Recently, I attended an event in Silicon Valley put on by an application development platform provider. The event was named something along the lines of “Digital Transformation Now!” (I’ll refrain from using the real event name to protect the guilty).
I’m as interested as the next guy in the digital transformation of business-critical systems such as supply chains and manufacturing processes, and getting it “Now!” seemed like a good thing. But no sooner had the conference started than the headline speaker began to talk about “application modernization”. This continued through the rest of the day. I have to admit, I had not really clued into the term before, so I began to ask myself how app modernization might be related to digital transformation.
I began my research where we all do and quickly pulled up a bunch of sites and references for app modernization. According to Gartner, “Application modernization services address the migration of legacy to new applications or platforms, including the integration of new functionality to provide the latest functions to the business.”
Sounds good. As it turns out, app modernization often includes elements such as:
- Re-hosting (perhaps moving from on-premises to a private or public cloud host)
- Re-coding (changing from antiquated languages like Cobol and Fortran to more modern ones)
- Re-platforming (adapting to web/browser or mobile platforms)
- Exposing (creating APIs or other hooks to enable easier connections to other systems.
As you might expect, a large ecosystem of vendors are ready and willing to assist with app modernization efforts, ranging from the usual heavy-hitters and the large Indian and Chinese systems integrators, to numerous startups that promise automating much of the task (assuming you agree to be wedded to their services going forward).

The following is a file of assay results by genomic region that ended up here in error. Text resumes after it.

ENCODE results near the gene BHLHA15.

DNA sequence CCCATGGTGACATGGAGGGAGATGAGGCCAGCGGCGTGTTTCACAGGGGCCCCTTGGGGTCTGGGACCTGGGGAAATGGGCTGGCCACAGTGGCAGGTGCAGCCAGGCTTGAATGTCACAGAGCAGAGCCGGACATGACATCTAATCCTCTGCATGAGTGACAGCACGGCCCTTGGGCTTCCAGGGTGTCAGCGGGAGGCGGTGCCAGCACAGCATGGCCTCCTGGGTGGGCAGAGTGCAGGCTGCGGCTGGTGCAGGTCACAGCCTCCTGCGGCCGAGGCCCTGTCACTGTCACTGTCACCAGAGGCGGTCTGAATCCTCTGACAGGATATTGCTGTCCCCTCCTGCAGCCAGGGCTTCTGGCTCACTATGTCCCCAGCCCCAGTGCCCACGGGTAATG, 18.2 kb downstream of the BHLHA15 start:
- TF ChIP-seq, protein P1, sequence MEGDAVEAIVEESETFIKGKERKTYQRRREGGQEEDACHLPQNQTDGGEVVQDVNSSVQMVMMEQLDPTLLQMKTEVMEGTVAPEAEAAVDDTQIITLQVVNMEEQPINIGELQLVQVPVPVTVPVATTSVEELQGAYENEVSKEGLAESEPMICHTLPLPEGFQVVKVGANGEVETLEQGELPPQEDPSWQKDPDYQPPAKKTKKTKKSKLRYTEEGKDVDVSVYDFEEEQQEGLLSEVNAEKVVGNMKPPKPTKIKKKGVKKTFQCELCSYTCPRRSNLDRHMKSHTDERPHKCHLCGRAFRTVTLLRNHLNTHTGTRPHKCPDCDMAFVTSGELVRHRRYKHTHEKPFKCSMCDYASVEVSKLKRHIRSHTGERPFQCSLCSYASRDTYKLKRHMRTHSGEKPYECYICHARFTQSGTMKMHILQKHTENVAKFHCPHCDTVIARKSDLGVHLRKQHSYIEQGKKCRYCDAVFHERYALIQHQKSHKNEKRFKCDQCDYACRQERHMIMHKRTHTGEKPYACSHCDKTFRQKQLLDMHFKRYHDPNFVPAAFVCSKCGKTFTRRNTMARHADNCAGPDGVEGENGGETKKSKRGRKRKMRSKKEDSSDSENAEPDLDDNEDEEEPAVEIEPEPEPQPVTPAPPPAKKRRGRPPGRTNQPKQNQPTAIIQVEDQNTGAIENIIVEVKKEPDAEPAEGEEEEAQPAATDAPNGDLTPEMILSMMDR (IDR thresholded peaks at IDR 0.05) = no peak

So why do enterprises do it? There is obvious benefit to extending the value of existing legacy investments, retaining compatibility with current workflows, and perhaps making these systems less expensive to maintain going forward. All good ideas – but none are fundamentally about truly transforming your organization, your supply chain, or your manufacturing system.
True digital transformation is not just about doing the same things faster, easier or on a different platform. Transformation is about doing different things– things that significantly change the trajectory of a business.
Perhaps a 10x improvement in the speed or efficiency of an existing manufacturing process could be transformational. But most disrupters that are now figuring out how to take your business away are not being hampered by existing processes or workflows or models. They are not rewriting a legacy application. They are rewriting your business.
So what do you do? From a technical perspective, a key component of most digitally transformative applications involves a switch from database-centric, request-response architectures to one that is based on real-time, so-called ‘event-driven’ architectures. The speed and volume of flows of data about the events streaming in and around businesses is now too great to simply put it all into a database to run reports on later.
As Gartner said in a recently released industry report, “CIOs must use innovative technologies based on event-driven architecture (EDA) to support digital business transformation.” So, does app modernization equal digital transformation? Clearly the answer is “no”.
True digital transformation involves companies sensing, analyzing, and (most critically) taking action on events in real-time. Whether these events relate to a global supply chain, or a critical manufacturing process, or the collaborative repair of equipment in the field, the goal should be the same – true digital transformation.
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Have a thought for an interesting posting on the topics of real-time business, digital transformation, event-driven applications, human-machine collaboration, edge computing, Internet of Things (IoT), or high-productivity/low-code development? If so, shoot me a note: [email protected].